New Maryland county grant tackles the ‘long driveway’ broadband gap

Low return on investment. Lack of access to middle mile infrastructure and backhaul. These are two reasons commonly cited by operators when they explain why some parts of the U.S. remain without access to broadband service today. But there’s another hurdle lurking, especially in rural areas, which prevents some residents from getting connected even if a fixed provider does come to town: a long driveway. Now, Charles County in Maryland is leading the charge to tackle the issue head on.

The county’s work started several years ago, when it established a Rural Broadband Taskforce aimed at closing the connectivity gap there. In 2019, the taskforce hired a consultant to help it develop a Broadband Strategic Plan, which was subsequently approved in early 2020. That plan identified the unserved residents in the county and grouped them into one of three categories: those in contiguous unserved areas (Category 1), those in unserved pockets (Category 2) and locations set so far back from the road that service providers are unwilling to reach them unless the homeowners share the cost (Category 3).

Evelyn Jacobson, the county’s Chief Information Officer, told Fierce homes with long driveways account for about 30% of the approximately 4,800 unserved homes in Charles County. As noted in the Broadband Strategic Plan, however, these “homes are not considered ‘unserved’ under federal and state definitions,” a status which can be immensely frustrating for residents.

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Jacobson said the county has spent the past couple of years securing grants to address locations in Categories 1 and 2. When funding from the American Rescue Plan Act (ARPA) became available for broadband projects, the county saw an opportunity to tackle the third category, she added.

Now, using the aforementioned ARPA funding, Charles County is offering grants of up to $15,000 to help Category 3 residents get service. Jacobson noted local providers Comcast, Verizon and ThinkBig Networks have all indicated their willingness to participate in the grant program.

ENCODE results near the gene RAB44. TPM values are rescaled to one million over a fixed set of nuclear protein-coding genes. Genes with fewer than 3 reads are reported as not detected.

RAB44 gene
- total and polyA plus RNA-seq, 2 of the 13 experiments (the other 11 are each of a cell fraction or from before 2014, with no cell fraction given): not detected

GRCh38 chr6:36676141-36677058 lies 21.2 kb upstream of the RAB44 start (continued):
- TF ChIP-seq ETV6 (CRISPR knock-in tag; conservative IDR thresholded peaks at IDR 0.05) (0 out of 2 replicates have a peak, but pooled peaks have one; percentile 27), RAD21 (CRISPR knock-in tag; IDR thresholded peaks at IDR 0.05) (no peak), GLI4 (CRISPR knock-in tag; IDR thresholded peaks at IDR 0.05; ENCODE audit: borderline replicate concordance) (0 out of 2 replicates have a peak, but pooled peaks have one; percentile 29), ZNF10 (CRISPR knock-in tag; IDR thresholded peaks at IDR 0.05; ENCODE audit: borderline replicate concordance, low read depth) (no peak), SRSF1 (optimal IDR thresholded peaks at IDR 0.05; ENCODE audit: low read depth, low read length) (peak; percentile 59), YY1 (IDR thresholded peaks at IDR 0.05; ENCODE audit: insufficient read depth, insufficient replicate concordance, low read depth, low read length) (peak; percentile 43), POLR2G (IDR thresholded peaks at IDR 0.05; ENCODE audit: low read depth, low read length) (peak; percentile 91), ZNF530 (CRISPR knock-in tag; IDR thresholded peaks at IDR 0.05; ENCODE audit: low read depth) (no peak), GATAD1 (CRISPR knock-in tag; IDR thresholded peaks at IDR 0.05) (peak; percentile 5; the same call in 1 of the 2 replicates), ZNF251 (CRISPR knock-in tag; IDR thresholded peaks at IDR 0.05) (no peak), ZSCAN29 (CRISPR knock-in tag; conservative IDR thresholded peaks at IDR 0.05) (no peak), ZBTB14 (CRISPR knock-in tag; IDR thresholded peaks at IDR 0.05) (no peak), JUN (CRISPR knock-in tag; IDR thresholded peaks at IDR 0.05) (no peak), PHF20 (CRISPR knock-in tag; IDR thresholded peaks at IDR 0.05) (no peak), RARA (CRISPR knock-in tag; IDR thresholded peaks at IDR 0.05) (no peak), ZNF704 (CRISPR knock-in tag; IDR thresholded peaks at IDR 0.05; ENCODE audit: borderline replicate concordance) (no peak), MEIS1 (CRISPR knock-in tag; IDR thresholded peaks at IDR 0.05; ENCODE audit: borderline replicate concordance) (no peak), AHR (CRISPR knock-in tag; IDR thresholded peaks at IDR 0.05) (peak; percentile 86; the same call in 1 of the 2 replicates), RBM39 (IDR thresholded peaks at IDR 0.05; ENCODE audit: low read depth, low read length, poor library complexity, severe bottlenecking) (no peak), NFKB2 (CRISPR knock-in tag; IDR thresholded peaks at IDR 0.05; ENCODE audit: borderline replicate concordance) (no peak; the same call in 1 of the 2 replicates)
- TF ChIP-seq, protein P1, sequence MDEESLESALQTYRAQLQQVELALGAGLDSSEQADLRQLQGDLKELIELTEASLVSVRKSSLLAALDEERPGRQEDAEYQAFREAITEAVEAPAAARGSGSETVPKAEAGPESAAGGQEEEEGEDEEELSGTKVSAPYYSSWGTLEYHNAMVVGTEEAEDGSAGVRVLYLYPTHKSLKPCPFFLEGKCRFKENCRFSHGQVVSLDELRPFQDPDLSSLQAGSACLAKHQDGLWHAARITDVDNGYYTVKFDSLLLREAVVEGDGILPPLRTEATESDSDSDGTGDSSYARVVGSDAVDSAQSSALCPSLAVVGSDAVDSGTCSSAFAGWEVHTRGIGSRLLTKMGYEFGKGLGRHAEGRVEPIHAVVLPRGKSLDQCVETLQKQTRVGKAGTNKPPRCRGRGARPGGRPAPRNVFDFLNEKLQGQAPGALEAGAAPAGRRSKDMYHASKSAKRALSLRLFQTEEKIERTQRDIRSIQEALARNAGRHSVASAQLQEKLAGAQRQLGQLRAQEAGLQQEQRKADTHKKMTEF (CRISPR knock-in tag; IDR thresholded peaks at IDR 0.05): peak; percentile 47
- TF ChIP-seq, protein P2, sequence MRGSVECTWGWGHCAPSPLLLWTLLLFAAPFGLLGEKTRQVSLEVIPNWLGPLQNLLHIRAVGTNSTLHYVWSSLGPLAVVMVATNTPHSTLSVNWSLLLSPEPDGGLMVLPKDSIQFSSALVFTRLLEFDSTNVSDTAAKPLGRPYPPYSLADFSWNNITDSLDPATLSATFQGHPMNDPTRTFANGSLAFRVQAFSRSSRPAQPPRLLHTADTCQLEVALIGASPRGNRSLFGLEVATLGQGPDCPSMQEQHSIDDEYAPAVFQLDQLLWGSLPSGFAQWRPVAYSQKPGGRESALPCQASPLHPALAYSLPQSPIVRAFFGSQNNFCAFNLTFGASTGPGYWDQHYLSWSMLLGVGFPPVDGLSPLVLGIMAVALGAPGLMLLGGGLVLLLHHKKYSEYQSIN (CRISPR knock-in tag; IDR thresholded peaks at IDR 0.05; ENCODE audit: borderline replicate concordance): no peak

But what exactly qualifies as a long driveway? “A driveway that requires a service drop longer than the existing ISP will construct for free,” Jacobson explained. “The service drop is the last part of the installation that connects the home to the network running along the road. ThinkBig and Comcast will build a service drop up to 300 feet for free, and Verizon will build a service drop up to 225 feet for free. Beyond those lengths, the homeowner has to pay.”

A Comcast representative told Fierce the 300-foot specification is outlined in its right of way agreement with the county. The representative added it's unclear whether the $15,000 grant will cover the full cost of deployment in all cases, given costs can vary based on the length of the driveway, geographic obstacles and the type of equipment required to install the drop. However, it's a step in the right direction and the operator is proud to partner with Charles County, the rep added.

"These types of programs we think are a great use of federal, state, local infrastructure funds," the representative said. "We're all for it. More opportunities to extend our network to more people is always going to be something that we're excited about."

Those residents in Category 3 who paid out of pocket for service drops between July 1, 2021 and December 31, 2022 will be eligible for reimbursement if they apply before December 31, 2023. New connections funded through the program must be completed on or before December 30, 2024.